The Touch that Makes Us Clean

Jesus didn’t have to physically touch the leper to heal him. In Luke 7, he healed a centurion’s son from a distance. In John 4, Jesus second miracle was raising an official’s son 16 miles away. He didn’t need to be physically in the room to heal then. And he doesn’t need to be physically present to heal now.

Many of us can tell stories about the power of Jesus healing someone. Was Jesus physically there when it happened? No, of course not. Jesus didn’t have to handle this leper to heal him either.

In fact, almost no one in his day would have touched this man. A cursory reading of the Law of Moses will show you the importance of being ceremonially clean. Only the pure could enter God’s presence. So there is a great emphasis on getting and staying clean. It wasn’t sinful to be unclean, just impurifying. A wait, a wash, and a sacrifice could restore ceremonial purity. Then they could be welcomed back into God’s presence.

But avoiding uncleanness in the first place was a huge part of being a faithful Jew. Even touching an unclean thing is enough to spread the uncleanness.

Haggai 2:11-14, 11 “This is what the Lord Almighty says: ‘Ask the priests what the law says: 12 If someone carries consecrated meat in the fold of their garment, and that fold touches some bread or stew, some wine, olive oil or other food, does it become consecrated?’”

The priests answered, “No.”

13 Then Haggai said, “If a person defiled by contact with a dead body touches one of these things, does it become defiled?”

“Yes,” the priests replied, “it becomes defiled.”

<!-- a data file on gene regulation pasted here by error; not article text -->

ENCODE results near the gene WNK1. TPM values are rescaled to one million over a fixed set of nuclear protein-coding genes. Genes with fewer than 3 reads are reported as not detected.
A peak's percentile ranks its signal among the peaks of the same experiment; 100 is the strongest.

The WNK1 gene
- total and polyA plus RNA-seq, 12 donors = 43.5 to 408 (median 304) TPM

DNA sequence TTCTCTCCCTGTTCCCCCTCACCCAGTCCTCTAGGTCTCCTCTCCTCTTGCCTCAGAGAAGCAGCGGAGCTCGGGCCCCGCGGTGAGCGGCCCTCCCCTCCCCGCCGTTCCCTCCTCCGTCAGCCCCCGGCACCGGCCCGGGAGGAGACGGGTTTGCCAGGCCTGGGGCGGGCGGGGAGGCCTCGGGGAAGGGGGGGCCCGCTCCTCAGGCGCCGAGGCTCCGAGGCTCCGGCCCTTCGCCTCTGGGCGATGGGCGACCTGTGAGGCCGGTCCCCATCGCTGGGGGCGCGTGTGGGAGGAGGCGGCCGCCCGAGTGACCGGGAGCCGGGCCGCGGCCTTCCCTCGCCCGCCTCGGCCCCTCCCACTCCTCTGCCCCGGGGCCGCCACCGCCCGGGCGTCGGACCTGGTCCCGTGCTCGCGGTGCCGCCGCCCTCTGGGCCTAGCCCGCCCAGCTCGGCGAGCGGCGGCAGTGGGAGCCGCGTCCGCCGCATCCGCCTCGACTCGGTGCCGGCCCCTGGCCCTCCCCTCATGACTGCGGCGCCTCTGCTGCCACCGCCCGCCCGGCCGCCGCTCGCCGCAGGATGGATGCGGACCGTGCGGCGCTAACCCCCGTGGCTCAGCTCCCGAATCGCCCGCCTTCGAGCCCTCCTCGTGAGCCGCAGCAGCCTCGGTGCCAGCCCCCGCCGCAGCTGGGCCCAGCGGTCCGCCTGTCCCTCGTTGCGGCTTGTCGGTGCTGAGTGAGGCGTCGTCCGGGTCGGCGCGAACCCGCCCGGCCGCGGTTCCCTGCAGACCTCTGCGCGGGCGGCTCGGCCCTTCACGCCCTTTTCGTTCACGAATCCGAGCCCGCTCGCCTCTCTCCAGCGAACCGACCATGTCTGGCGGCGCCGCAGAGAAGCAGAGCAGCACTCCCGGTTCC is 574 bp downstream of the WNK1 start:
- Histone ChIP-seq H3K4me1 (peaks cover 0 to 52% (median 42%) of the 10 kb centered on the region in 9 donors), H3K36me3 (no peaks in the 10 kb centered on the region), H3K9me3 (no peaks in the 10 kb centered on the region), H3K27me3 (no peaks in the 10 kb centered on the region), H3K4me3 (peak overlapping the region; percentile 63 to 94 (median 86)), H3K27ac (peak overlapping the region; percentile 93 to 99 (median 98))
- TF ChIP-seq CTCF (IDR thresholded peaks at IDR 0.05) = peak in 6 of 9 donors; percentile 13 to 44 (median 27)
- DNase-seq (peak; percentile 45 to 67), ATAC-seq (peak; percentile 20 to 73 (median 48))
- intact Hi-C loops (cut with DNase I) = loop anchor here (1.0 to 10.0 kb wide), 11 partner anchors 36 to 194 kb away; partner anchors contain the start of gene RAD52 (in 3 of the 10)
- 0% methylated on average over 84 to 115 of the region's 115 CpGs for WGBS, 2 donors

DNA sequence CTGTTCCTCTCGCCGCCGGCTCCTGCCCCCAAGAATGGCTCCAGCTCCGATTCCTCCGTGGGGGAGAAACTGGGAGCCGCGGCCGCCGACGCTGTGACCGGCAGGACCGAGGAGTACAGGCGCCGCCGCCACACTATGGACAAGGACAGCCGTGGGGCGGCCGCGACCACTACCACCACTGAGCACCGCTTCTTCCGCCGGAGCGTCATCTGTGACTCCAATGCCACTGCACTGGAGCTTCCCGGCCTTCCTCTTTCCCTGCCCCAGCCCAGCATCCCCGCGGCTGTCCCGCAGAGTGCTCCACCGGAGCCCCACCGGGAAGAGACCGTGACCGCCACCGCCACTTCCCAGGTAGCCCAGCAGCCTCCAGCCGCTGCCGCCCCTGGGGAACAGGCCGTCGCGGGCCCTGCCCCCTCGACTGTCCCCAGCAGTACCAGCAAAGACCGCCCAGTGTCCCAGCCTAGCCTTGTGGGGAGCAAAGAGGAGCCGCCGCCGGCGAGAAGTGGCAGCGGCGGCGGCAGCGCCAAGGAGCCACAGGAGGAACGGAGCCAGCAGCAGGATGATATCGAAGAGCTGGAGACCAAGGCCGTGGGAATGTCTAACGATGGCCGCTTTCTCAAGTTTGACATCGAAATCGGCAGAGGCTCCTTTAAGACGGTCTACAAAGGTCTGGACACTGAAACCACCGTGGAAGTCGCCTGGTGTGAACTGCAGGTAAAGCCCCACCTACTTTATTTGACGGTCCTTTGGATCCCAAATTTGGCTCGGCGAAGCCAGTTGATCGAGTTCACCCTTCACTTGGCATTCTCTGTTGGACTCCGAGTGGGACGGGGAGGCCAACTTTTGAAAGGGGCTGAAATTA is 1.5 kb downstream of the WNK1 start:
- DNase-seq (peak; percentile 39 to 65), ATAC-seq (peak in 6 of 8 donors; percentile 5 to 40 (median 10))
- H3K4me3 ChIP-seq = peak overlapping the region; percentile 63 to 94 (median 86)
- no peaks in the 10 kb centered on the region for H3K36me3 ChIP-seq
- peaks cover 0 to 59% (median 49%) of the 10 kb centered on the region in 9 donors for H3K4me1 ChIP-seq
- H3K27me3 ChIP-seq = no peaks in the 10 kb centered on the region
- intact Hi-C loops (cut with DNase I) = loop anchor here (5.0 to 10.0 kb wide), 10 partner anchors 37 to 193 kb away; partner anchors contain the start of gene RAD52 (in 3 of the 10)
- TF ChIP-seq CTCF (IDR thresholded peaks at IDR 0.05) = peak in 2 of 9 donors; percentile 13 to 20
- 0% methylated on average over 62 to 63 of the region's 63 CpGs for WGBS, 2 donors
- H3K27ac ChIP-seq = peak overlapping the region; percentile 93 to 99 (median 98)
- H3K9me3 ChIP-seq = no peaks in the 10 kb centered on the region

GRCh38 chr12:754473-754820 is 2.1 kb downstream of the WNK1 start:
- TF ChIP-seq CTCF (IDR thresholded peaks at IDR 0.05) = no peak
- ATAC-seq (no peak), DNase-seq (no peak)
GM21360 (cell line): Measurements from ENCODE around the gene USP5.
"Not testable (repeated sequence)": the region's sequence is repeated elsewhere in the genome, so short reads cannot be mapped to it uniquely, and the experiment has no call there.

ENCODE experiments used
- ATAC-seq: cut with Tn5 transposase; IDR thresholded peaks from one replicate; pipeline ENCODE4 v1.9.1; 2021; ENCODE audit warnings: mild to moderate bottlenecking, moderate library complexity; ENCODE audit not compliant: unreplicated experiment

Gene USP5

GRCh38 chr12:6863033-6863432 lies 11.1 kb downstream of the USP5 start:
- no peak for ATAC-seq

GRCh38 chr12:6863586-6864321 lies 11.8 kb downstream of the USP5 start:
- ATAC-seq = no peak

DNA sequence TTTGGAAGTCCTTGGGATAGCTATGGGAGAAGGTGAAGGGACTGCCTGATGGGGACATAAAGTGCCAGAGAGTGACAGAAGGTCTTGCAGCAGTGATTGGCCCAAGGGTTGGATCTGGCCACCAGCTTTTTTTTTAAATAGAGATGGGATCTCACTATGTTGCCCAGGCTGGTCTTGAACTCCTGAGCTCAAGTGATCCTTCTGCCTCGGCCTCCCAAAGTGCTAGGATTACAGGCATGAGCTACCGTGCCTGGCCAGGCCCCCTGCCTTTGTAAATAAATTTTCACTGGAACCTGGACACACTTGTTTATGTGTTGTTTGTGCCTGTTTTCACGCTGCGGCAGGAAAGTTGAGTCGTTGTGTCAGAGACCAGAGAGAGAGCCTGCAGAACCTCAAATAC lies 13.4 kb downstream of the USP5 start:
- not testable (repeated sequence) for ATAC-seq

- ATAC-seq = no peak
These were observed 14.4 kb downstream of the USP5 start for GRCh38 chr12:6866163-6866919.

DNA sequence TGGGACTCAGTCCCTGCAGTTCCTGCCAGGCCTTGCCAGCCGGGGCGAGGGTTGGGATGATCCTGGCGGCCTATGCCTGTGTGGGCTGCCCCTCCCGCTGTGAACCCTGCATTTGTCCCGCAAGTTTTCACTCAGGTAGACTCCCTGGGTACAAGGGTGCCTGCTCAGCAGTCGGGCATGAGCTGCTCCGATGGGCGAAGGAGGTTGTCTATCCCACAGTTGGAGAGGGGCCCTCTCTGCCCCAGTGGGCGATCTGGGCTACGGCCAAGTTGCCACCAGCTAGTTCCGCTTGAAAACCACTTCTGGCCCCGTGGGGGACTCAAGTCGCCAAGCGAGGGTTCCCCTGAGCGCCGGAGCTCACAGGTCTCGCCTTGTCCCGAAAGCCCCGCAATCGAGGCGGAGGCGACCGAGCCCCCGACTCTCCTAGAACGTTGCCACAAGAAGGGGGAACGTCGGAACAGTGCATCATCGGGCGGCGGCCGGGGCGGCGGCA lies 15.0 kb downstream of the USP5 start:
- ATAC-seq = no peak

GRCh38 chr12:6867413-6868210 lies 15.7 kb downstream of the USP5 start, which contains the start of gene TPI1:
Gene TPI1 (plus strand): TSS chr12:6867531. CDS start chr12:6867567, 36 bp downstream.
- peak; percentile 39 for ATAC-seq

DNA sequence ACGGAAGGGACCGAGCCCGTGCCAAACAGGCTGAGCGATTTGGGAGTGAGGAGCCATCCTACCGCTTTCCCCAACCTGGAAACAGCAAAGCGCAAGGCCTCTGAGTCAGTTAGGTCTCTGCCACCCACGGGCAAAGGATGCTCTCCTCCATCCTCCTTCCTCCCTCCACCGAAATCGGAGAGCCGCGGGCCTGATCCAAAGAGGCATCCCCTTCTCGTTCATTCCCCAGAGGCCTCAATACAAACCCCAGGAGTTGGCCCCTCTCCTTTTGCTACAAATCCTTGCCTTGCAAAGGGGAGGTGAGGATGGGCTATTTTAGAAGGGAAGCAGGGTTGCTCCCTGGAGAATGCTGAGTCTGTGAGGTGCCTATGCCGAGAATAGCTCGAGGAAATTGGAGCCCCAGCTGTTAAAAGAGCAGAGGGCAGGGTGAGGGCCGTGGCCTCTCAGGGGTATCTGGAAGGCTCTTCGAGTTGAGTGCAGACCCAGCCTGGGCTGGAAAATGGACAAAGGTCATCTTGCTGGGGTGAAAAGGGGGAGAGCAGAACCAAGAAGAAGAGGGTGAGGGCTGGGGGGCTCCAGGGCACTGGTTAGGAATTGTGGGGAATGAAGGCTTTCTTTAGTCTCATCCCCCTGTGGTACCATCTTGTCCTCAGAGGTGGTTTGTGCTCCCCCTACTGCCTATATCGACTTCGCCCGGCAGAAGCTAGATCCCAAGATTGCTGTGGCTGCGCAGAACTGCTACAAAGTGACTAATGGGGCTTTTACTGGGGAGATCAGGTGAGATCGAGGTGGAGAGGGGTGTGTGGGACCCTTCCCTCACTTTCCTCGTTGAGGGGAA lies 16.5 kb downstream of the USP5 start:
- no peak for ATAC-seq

14 Then Haggai said, “‘So it is with this people and this nation in my sight,’ declares the Lord. ‘Whatever they do and whatever they offer there is defiled.”

That’s easy to understand. If we take an oily rag from the garage and plunked it down on the white table linens, no one is worried that the rag will get clean. Unless they could help it, faithful Jews wouldn’t touch dead things, unclean foods, certain bodily fluids, or (case in point) any diseased skin so that they could avoid being unclean.

But along came this leper who is walking, talking uncleanness and he asked Jesus to make him clean. A dirty rag from the garage asked the pure white linen for some cleanness.

Here’s where Jesus did the surprising thing: He reached out and touched the unclean man. The three parallel Gospel writers include different details from this even, but every account specifically mentions this (Matthew 8:3; Mark 1:40; Luke 5:13). Jesus the Clean touched the unclean leper.

Why? If he didn’t have to in order to heal him and touching an unclean thing would ordinarily spread uncleanness, then why?

Jesus didn’t come here to avoid our uncleanness, but to confront it. Contrary to common belief, God doesn’t recoil from sinners, he runs toward us. Our uncleanness makes us avoid him, not the other way around. We cannot make the Lord dirty, but he can make us clean. It is those who recognize this, who come to him for healing as this man did, who are touched and cleansed by Jesus.

He didn’t have to handle the leper, but he did. And because he did, we see contact with Jesus makes us clean.

Click here to listen to the message, Handled, Healed, and Hushed from Luke 5:12-16.

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